Even before the current operation, Netanyahu made it clear to his interlocutors – and to the public during a speech at the Institute for National Security Studies on June 29 – that not only will Israel in any future agreement have to retain security control of the Jordan River, it will have to retain a security presence and oversight west of the river as well.

“Given what is happening around us, who will prevent infiltration into the Palestinian state and from the Palestinian state into Israel?” he said.

Some 10 days before the current military operation he declared: “Who will prevent the manufacturing of rockets and missiles inside Palestinian territory and their firing into Israel? This is what is happening right now in the Gaza Strip, which we completely evacuated.

Who will prevent the dispatching of suicide terrorists from Palestinian cities to Israeli cities? Who will prevent the digging of tunnels into our territory? Again, this is what is happening in the Gaza Strip, and by the way, not only in Gaza. Who will prevent that if not the IDF and the ISA [Israel Security Agency, or Shin Bet] – with or without cooperation from Palestinian forces?” How does this square with the possibility of Palestinian statehood? Netanyahu said that need not be a problem and that, just as neither German, Japanese nor South Korean sovereignty was “compromised by the presence of American forces” there, likewise Israeli troops in the West Bank need not necessarily diminish Palestinian sovereignty.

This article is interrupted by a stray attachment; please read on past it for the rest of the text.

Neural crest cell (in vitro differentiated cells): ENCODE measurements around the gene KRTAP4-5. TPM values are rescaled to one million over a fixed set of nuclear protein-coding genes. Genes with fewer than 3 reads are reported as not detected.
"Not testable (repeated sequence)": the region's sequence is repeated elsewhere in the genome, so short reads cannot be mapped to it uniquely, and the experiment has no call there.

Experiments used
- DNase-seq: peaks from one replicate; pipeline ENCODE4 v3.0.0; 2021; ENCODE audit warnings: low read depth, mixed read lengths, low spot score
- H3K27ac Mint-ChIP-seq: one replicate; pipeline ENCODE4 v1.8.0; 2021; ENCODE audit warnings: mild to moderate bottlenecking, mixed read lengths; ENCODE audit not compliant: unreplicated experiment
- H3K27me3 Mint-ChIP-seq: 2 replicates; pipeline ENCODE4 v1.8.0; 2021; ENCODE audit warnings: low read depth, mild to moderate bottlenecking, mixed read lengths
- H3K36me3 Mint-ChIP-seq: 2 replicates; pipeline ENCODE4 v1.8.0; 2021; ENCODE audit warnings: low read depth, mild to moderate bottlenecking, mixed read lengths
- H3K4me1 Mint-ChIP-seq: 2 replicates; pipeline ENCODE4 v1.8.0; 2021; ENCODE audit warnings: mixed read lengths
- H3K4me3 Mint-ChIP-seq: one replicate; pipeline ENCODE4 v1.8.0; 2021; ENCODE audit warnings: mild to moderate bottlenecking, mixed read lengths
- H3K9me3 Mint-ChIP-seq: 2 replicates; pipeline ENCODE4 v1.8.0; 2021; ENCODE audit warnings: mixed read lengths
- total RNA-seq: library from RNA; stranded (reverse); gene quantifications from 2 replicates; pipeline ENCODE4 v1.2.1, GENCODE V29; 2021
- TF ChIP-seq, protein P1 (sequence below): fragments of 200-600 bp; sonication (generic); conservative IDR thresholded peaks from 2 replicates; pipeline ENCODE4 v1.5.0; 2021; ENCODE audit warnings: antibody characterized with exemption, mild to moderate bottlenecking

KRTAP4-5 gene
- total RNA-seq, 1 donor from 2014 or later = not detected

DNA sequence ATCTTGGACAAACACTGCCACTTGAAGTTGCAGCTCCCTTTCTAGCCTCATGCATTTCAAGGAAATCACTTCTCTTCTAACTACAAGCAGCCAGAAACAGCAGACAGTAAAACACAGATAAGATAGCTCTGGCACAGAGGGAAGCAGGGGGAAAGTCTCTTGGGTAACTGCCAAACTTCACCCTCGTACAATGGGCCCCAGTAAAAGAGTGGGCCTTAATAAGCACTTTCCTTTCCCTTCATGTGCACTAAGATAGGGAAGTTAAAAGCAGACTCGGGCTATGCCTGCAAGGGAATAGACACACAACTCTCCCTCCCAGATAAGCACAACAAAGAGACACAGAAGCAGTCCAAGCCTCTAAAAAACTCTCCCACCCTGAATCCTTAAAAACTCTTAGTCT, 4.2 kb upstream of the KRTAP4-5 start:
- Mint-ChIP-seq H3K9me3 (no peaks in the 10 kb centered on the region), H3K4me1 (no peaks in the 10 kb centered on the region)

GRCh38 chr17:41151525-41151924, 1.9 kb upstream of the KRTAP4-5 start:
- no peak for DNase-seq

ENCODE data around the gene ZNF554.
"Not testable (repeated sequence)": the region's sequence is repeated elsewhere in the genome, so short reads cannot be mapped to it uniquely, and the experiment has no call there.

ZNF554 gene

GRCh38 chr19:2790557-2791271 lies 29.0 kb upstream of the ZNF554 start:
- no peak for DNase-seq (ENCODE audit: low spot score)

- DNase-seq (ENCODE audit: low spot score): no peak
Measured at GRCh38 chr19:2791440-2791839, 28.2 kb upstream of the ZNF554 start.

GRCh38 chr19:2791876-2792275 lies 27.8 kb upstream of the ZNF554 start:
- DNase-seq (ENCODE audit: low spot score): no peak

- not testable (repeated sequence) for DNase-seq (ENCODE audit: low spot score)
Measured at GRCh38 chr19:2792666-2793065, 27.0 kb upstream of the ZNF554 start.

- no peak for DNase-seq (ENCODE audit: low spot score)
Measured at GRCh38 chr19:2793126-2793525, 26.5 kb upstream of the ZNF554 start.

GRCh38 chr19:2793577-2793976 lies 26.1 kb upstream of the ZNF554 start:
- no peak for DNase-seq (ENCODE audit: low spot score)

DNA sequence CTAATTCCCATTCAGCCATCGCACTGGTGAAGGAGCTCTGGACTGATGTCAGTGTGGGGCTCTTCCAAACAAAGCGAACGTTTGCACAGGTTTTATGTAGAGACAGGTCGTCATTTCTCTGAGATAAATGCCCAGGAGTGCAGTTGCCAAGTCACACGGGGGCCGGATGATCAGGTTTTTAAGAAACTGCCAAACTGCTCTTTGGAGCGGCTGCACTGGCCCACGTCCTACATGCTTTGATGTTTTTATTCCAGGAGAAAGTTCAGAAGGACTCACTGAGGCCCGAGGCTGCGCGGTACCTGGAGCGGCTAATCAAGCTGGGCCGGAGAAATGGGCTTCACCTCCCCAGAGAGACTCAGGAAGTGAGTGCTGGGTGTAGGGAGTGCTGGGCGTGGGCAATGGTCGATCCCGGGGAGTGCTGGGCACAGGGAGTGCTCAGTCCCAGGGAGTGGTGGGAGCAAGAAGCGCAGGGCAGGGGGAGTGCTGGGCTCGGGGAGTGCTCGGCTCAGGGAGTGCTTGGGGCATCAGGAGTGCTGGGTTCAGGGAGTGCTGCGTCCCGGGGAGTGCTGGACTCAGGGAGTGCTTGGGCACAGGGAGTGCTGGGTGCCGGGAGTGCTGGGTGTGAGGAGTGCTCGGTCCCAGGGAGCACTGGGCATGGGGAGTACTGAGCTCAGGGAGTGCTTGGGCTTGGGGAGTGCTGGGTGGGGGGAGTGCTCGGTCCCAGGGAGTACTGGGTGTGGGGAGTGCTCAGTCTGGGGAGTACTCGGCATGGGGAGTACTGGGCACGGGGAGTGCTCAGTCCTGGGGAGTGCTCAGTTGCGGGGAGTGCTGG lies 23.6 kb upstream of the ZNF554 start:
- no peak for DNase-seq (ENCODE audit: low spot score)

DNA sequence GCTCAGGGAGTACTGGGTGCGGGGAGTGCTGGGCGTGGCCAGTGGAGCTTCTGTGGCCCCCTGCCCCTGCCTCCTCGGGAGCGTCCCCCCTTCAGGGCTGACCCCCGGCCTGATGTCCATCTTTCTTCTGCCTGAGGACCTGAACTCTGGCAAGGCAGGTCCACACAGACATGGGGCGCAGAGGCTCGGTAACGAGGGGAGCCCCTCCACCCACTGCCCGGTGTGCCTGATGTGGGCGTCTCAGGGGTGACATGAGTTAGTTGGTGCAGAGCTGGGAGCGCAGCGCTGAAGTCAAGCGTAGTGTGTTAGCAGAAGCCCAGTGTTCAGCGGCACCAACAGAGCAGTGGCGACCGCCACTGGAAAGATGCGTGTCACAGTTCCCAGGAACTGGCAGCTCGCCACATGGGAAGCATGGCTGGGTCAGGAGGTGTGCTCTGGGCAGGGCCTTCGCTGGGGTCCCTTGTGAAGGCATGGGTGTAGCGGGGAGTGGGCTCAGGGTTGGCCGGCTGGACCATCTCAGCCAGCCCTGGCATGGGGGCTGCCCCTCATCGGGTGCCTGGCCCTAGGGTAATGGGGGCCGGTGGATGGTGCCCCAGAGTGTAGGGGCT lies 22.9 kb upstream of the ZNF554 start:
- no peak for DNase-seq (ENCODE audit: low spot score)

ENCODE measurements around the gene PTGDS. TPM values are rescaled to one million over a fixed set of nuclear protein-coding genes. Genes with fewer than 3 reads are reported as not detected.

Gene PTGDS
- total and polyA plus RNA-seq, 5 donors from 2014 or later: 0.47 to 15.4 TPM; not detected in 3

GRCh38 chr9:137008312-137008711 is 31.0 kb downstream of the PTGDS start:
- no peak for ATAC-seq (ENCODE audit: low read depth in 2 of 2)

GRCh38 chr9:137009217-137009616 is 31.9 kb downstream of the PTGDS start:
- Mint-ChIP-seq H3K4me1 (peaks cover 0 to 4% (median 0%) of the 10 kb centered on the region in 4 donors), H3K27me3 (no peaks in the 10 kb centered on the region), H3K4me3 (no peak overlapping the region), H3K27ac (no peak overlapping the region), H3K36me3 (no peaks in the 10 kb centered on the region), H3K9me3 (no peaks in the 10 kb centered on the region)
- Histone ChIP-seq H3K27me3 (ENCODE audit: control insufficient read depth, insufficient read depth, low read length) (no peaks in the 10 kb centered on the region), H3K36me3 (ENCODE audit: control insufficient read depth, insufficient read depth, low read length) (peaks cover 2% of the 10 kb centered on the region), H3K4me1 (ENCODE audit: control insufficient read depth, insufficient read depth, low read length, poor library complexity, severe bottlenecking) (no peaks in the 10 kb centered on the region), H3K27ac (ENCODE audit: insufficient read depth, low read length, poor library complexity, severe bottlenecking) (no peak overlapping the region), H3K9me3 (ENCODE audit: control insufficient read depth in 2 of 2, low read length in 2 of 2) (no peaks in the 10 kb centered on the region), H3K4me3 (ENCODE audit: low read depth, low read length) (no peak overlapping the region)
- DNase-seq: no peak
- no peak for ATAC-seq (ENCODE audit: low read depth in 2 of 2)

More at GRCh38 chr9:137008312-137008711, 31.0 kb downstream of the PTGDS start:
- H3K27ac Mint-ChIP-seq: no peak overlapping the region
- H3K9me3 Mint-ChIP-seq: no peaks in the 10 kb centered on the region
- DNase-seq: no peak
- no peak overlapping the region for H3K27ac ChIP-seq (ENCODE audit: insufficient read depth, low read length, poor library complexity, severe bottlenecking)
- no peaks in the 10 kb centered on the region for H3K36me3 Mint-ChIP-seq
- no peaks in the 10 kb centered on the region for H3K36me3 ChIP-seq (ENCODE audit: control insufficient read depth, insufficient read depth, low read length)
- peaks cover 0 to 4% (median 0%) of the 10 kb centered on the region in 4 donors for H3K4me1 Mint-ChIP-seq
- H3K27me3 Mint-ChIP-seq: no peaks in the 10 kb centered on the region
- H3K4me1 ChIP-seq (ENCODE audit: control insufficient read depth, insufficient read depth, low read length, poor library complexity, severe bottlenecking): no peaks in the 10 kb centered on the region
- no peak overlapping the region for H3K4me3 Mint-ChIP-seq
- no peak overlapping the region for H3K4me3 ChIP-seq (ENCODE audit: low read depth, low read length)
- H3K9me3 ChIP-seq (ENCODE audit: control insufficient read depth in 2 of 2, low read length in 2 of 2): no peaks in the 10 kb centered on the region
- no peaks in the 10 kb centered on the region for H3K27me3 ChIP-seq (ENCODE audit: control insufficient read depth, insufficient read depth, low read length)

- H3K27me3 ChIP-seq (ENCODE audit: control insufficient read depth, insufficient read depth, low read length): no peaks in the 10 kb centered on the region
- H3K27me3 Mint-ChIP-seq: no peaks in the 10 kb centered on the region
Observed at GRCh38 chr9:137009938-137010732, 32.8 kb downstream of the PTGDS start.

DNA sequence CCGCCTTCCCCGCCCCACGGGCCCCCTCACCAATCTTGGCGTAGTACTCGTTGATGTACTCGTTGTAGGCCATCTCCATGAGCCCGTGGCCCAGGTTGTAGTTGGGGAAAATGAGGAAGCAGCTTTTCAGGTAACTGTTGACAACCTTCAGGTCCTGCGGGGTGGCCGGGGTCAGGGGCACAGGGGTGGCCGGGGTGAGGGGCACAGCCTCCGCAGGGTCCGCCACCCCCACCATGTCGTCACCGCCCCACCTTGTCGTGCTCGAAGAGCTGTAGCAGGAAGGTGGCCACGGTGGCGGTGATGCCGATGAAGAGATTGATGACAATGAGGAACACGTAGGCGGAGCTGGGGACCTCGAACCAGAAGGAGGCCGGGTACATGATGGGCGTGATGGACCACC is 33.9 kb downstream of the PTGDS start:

In this way of thinking the Palestinians will have sovereignty, but it will be a different type of sovereignty – not full military sovereignty, because Israel cannot afford to let the Palestinians do whatever they want inside, and from, their sovereign territory. Call it statehood, minus.

While these positions might have been looked upon as obstructionist by many Israelis before Protective Edge, they will appear more reasonable by much of the Israeli public today. More than two weeks into the operation, concern about rockets closing down Ben-Gurion Airport – Israel’s gateway to the world – or tunnels disgorging fully armed terrorists intent on mass murder no longer seems fanciful or an excuse by someone who really doesn’t want to make peace.

Such scenarios are frightfully real.

Territory, Netanyahu said during a news conference three days into the current military operation, does matter – despite the argument that in today’s super-technological world one can defend himself with bells and whistles. Bells and whistles do help – consider Iron Dome. But territory is also necessary – consider the tunnels.

“Today I think that Israel’s citizens understand why I say all the time that there cannot be a situation in any agreement that we will give up security control from the Jordan River westward,” he said. “Those who say that territory has no importance, look how much importance there is. In an adjacent territory, you can build tunnels.”

Israel and the Palestinian Authority, it is likely, will resume negotiations at some point after the fighting ends in Gaza. But when they do, Netanyahu’s demands will have changed significantly. And with this, the assumptions and expectations of much of the country.